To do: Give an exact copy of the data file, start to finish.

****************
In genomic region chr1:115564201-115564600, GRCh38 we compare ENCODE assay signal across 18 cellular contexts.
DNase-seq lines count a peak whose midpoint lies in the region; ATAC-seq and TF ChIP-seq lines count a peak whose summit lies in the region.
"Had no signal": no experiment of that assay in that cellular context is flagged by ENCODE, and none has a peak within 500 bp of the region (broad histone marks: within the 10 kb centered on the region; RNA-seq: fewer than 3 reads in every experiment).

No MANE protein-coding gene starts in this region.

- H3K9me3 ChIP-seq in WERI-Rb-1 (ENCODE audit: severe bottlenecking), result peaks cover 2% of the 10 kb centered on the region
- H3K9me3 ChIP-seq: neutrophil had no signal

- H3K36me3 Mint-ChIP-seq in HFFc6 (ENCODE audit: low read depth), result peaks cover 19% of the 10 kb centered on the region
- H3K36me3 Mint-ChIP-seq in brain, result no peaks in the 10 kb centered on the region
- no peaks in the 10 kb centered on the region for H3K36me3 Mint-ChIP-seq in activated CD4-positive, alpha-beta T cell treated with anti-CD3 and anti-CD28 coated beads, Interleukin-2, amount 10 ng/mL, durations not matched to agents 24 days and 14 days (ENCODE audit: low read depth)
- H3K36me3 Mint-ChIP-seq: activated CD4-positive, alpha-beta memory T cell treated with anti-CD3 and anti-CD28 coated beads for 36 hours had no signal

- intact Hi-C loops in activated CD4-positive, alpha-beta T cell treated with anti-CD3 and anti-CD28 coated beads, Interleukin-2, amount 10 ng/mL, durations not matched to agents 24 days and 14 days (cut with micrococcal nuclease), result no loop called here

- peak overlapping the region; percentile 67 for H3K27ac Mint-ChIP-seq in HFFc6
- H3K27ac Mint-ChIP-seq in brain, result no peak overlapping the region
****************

In genomic region chr1:115564201-115564600, GRCh38 we compare ENCODE assay signal across 18 cellular contexts.
DNase-seq lines count a peak whose midpoint lies in the region; ATAC-seq and TF ChIP-seq lines count a peak whose summit lies in the region.
"Had no signal": no experiment of that assay in that cellular context is flagged by ENCODE, and none has a peak within 500 bp of the region (broad histone marks: within the 10 kb centered on the region; RNA-seq: fewer than 3 reads in every experiment).

No MANE protein-coding gene starts in this region.

- H3K9me3 ChIP-seq in WERI-Rb-1 (ENCODE audit: severe bottlenecking), result peaks cover 2% of the 10 kb centered on the region
- H3K9me3 ChIP-seq: neutrophil had no signal

- H3K36me3 Mint-ChIP-seq in HFFc6 (ENCODE audit: low read depth), result peaks cover 19% of the 10 kb centered on the region
- H3K36me3 Mint-ChIP-seq in brain, result no peaks in the 10 kb centered on the region
- no peaks in the 10 kb centered on the region for H3K36me3 Mint-ChIP-seq in activated CD4-positive, alpha-beta T cell treated with anti-CD3 and anti-CD28 coated beads, Interleukin-2, amount 10 ng/mL, durations not matched to agents 24 days and 14 days (ENCODE audit: low read depth)
- H3K36me3 Mint-ChIP-seq: activated CD4-positive, alpha-beta memory T cell treated with anti-CD3 and anti-CD28 coated beads for 36 hours had no signal

- intact Hi-C loops in activated CD4-positive, alpha-beta T cell treated with anti-CD3 and anti-CD28 coated beads, Interleukin-2, amount 10 ng/mL, durations not matched to agents 24 days and 14 days (cut with micrococcal nuclease), result no loop called here

- peak overlapping the region; percentile 67 for H3K27ac Mint-ChIP-seq in HFFc6
- H3K27ac Mint-ChIP-seq in brain, result no peak overlapping the region